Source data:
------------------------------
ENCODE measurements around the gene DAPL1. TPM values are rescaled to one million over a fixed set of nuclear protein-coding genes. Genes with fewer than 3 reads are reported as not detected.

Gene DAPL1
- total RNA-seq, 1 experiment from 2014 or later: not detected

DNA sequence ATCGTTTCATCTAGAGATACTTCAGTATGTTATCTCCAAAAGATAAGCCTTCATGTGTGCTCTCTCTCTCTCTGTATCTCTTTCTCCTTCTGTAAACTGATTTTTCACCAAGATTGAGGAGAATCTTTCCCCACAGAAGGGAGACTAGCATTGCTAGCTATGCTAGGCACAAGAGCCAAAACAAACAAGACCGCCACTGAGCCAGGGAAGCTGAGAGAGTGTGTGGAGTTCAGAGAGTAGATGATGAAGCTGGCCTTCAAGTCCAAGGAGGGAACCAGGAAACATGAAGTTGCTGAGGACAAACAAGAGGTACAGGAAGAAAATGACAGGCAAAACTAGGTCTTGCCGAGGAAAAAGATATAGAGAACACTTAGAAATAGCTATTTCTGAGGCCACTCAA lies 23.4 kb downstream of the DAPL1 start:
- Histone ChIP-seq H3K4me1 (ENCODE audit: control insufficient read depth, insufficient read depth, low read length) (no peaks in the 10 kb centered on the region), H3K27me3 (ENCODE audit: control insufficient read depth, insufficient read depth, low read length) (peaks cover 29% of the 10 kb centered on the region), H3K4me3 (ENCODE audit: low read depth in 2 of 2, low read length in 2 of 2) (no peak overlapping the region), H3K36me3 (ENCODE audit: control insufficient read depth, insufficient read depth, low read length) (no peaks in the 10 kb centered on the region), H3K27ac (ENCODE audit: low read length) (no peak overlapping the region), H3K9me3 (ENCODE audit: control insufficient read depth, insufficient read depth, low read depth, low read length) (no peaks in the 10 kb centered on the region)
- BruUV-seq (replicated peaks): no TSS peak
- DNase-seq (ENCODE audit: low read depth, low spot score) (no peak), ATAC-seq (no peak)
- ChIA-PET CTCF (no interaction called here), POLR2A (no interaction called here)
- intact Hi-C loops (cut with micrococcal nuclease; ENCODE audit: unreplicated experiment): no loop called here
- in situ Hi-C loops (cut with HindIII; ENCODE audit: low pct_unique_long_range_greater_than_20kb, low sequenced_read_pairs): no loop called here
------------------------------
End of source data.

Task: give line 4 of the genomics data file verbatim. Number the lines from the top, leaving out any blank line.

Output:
DNA sequence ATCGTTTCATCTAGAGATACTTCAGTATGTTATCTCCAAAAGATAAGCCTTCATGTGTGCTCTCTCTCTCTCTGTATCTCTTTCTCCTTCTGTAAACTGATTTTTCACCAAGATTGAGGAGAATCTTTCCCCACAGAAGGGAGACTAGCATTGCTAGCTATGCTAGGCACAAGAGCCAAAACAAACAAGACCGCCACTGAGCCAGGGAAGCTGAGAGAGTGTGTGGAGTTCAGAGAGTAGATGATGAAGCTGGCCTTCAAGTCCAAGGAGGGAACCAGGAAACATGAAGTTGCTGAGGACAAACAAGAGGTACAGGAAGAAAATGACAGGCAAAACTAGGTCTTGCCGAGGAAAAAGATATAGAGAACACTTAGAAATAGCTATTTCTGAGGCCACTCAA lies 23.4 kb downstream of the DAPL1 start: